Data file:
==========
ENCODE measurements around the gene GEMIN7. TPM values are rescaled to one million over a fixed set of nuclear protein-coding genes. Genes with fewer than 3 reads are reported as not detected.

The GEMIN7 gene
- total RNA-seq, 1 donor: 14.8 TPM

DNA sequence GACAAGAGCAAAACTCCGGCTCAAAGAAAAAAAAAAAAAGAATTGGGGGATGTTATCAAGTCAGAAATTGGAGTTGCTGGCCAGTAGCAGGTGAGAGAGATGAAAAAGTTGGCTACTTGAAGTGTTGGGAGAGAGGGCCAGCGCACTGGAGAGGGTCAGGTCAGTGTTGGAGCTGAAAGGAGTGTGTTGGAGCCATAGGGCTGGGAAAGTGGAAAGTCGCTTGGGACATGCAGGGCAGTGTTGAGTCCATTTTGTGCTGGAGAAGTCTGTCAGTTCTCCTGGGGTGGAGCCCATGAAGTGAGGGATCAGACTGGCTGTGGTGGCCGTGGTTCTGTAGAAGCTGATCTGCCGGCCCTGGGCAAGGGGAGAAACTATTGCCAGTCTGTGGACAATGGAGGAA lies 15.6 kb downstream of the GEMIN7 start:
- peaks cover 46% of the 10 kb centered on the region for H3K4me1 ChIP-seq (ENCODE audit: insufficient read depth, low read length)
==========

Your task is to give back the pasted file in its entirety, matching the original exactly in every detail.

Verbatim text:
ENCODE measurements around the gene GEMIN7. TPM values are rescaled to one million over a fixed set of nuclear protein-coding genes. Genes with fewer than 3 reads are reported as not detected.

The GEMIN7 gene
- total RNA-seq, 1 donor: 14.8 TPM

DNA sequence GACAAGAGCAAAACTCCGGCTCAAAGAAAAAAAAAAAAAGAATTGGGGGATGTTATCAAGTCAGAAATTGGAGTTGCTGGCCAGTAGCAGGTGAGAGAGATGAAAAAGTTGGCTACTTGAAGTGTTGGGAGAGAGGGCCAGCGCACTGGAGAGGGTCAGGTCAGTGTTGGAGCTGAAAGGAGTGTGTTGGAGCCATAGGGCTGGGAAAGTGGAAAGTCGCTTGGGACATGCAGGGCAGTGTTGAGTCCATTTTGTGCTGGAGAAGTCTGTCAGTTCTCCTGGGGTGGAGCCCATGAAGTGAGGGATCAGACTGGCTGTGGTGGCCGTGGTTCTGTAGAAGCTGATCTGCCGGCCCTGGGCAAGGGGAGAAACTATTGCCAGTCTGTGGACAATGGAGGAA lies 15.6 kb downstream of the GEMIN7 start:
- peaks cover 46% of the 10 kb centered on the region for H3K4me1 ChIP-seq (ENCODE audit: insufficient read depth, low read length)